High crime and blight are driving even more residents out of the city. It’s also driving down property values, which means many residents have stopped paying property taxes. The city collected about 68 percent of the property taxes owed in 2011. Both of those things put a further strain on Detroit’s finances.
Detroit owes around $18.5 billion to its creditors. That includes about $6 billion in health-care and life insurance obligations, plus roughly $3.5 billion in pension costs racked up over the years. Given its ever-worsening economic slide, Detroit was in no position to pay off all its obligations.
On Thursday the city of Detroit Michigan in the U.S. became the largest city in US history to file for bankruptcy protection, court documents showed. Once the fourth largest U.S. city, Detroit has seen its population shrink by more than half, from 1.8 million in 1950 to 685,000 today, as crime, flight to the suburbs and the hollowing out of the auto industry have eaten away at its foundations.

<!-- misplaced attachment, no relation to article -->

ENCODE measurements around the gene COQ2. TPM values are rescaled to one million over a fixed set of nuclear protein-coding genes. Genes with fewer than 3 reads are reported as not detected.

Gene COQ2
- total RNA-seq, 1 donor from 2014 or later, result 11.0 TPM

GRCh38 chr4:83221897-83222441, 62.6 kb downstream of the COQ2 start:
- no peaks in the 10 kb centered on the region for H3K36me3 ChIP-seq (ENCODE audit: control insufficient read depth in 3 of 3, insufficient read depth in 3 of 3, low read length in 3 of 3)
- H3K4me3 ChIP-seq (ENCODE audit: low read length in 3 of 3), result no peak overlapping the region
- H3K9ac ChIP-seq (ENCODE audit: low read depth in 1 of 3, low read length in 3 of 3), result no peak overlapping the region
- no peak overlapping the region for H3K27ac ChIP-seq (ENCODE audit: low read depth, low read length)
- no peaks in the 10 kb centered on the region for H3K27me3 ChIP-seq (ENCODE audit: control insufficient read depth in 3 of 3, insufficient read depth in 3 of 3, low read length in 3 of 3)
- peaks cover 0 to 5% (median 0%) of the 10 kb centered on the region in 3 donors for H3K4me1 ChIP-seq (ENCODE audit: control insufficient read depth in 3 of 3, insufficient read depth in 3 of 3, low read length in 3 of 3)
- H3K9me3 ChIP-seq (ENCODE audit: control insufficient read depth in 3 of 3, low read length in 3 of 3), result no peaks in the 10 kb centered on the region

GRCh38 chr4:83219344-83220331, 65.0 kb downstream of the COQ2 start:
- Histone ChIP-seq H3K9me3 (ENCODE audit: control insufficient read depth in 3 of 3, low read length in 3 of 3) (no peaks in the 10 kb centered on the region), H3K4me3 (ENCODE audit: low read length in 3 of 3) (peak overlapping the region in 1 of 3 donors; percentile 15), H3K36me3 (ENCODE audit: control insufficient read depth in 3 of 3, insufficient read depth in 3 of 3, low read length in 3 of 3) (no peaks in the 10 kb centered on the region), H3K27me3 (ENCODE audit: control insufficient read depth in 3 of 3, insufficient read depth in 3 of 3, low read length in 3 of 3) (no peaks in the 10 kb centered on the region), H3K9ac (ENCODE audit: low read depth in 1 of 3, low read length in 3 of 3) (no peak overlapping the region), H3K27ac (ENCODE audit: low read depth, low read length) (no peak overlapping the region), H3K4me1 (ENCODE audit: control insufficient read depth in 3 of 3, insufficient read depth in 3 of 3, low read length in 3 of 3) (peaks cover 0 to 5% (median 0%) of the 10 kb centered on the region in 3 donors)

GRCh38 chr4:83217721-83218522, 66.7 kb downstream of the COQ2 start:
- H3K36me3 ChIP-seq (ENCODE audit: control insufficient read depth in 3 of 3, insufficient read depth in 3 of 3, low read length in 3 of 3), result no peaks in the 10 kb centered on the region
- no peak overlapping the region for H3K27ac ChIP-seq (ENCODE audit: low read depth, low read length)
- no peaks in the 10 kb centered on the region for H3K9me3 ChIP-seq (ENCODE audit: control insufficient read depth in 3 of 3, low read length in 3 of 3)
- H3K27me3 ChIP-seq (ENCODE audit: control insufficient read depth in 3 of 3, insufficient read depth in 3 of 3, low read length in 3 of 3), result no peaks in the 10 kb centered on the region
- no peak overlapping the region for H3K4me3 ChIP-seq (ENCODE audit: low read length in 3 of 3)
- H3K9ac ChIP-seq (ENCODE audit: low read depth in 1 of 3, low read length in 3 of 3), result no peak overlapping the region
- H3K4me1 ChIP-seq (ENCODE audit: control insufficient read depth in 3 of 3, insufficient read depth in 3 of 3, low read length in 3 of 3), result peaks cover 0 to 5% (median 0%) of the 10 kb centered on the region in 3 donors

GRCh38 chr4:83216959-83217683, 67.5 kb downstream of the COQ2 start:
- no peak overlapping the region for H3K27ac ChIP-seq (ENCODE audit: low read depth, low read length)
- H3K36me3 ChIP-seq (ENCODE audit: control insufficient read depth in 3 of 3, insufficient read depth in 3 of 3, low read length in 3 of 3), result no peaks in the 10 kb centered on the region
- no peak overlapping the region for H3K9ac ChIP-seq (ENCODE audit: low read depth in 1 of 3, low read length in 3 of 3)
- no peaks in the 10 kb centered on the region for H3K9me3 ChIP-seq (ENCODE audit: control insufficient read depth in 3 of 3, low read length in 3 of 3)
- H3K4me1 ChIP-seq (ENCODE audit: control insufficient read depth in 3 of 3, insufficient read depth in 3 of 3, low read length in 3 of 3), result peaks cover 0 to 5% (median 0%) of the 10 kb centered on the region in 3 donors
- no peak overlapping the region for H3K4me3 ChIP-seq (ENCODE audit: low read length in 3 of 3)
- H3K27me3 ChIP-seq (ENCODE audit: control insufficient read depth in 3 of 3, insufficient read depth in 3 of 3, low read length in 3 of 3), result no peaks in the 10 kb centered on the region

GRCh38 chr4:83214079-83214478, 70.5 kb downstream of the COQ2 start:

State-appointed emergency manager Kevyn Orr asked a federal judge to place the city into bankruptcy protection.
If it is approved, he would be allowed to liquidate city assets to satisfy creditors and pensions.
Detroit stopped unsecured-debt payments last month to keep the city running as Mr Orr negotiated with creditors.
He proposed a deal last month in which creditors would accept 10 cents for every dollar they were owed.
But two pension funds representing retired city workers resisted the plan. Thursday's bankruptcy filing comes days ahead of a hearing that would have tried to stop the city from making such a move.
Mr Orr suggested at the time there was a 50-50 chance of the city needing to file for bankruptcy. He also said the city's long-term debt could be between $17bn and $20bn.
Alongside him, Detroit Mayor Dave Bing said that residents had to make a new start.
"I really didn't want to go in this direction - but now that we are here, we have to make the best of it," Mr Bing said.
The mayor also assured residents that the city would stay open and bills would be paid despite the filing.
"Paychecks for our city employees will continue, services will continue," he said.
In a letter accompanying Thursday's filing, Michigan's Governor Rick Snyder, a Republican, said he had approved the request from Mr Orr to file for Chapter 9 bankruptcy.